It has been five months since my last post. Yes, I’m still working on making more time to cook. Unless you have a tube in your throat or stomach, I hope you are doing better than I am in exploring the world of taste because it is such a pleasure to be able to learn through the senses when one does make time to cook! From Comoros, I have made my way over to the intoxicating country of Morocco.
Here are two lovely Morocan proverbs from: Maroc Mama aka Amanda ‘s blog about a life of travel and food that I must envy! I truly agree with the above proverb because travel does help you appreciate humanity and our world more! You see and taste things you never knew existed as if you were a baby seeing things through fresh eyes for perhaps the first time!
Life is meaningful/ pleasurable if we view our suffering as growth or learning experiences rather than regrets. My regret used to be that I went traveling instead of getting married so young but since we will learn from this proverb, I should say, “I have learned the value of travel, integrity and time. ” I hope to make travel accessible to more people one day, but for now I can only leave you with the following recipe: Moroccan lamb kofta with cucumber tomato farro salad and garlic mint yogurt.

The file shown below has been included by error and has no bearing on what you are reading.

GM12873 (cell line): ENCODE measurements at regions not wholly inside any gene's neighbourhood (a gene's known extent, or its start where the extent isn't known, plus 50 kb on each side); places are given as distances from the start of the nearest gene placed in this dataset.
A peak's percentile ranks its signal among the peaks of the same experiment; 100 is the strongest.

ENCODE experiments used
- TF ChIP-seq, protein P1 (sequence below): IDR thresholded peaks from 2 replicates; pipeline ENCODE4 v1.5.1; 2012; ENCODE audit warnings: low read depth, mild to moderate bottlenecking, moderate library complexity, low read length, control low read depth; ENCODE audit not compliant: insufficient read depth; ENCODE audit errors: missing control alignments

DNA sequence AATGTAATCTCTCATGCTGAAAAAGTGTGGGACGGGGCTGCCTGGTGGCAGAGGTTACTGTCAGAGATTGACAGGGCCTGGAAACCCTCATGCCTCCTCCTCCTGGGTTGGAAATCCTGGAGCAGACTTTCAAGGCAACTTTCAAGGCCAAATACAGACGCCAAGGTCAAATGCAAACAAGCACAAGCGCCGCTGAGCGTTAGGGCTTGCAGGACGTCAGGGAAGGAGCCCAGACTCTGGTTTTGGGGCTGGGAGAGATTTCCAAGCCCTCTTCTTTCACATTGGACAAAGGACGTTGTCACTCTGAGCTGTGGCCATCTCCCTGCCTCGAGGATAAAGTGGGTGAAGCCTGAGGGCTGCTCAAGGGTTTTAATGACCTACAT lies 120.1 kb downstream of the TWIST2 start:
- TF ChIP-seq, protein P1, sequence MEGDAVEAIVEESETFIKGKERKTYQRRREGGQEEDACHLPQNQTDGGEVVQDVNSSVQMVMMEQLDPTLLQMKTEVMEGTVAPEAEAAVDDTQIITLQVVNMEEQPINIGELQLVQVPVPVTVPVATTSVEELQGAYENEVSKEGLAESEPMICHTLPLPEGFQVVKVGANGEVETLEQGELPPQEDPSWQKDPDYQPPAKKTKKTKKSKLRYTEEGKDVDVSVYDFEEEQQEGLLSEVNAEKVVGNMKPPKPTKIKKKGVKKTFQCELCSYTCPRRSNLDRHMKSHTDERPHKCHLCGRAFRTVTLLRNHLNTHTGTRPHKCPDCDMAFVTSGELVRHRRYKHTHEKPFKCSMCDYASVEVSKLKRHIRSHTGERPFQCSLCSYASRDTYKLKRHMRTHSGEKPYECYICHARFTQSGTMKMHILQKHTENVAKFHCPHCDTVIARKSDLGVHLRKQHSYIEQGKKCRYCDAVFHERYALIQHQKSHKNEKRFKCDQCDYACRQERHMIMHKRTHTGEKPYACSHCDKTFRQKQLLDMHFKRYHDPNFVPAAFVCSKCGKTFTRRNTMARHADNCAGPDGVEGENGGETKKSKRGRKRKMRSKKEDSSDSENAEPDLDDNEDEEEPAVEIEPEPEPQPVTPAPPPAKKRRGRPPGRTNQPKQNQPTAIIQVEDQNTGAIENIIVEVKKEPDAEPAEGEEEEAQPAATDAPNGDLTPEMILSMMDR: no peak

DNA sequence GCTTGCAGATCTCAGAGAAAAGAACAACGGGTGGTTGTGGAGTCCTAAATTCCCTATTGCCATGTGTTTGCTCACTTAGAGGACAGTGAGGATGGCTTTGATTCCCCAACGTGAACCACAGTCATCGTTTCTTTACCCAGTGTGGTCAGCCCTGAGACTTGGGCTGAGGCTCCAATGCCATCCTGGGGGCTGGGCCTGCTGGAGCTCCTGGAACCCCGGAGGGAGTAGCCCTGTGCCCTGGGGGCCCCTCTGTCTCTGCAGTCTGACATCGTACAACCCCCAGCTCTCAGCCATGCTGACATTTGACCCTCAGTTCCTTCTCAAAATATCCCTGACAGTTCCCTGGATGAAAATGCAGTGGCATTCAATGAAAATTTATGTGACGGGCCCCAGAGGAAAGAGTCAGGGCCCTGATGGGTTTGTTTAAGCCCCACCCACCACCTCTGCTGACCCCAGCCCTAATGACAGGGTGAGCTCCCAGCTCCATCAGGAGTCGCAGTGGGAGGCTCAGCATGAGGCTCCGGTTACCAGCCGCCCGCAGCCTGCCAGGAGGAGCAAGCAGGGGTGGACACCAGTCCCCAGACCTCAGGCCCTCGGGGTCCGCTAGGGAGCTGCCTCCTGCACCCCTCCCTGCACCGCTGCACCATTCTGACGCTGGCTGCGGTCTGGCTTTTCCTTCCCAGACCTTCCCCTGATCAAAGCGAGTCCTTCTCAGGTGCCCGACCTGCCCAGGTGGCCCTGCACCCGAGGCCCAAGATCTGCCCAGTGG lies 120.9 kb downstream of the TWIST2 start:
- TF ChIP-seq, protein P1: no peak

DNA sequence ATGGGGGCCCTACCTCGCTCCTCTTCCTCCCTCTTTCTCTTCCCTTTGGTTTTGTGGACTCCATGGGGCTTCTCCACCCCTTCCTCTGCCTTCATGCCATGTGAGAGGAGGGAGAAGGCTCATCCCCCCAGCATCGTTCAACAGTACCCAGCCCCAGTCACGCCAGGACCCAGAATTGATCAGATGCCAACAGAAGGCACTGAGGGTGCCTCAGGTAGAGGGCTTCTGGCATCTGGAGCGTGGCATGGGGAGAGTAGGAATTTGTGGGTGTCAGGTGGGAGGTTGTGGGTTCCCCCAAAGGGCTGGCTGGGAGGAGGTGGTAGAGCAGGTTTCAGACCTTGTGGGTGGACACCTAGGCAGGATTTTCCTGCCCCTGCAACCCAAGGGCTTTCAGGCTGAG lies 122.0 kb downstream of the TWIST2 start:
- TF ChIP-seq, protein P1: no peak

Note: The pita bread and Greek yogurt were purchased from the market.
- We steamed the farro in the rice cooker. You can also boil water and cook the farro in the boiling water for 20 minutes on the stove top if you do not have a rice cooker.
- Wash and cut the cucumber, tomato and basil. Place in a salad bowl.
- Wash and cut a small bunch of mint. Mix it with 4 tablespoons of Greek yogurt with 2 cloves of minced garlic. The garlic mint yogurt is ready!
- In a separate bowl, mix a tablespoon of the Greek yogurt with the lamb, 4 cloves of minced garlic and cilantro.
- Shape the meat into oblong shapes for the kofta.
5. Cook the meat.
6. By now, the farro should be ready to put into the salad with the tomato and cucumber. Mix it with a bit of olive oil.
7. Heat the pita on the stove top. The dish is ready to enjoy!
Have you made this dish before? If so, how did it turn out? Does anyone know how it is made in Morocco? I’d love to know what is different!
Curious about Morocco’s very rich diverse cultural food history? Take a look at: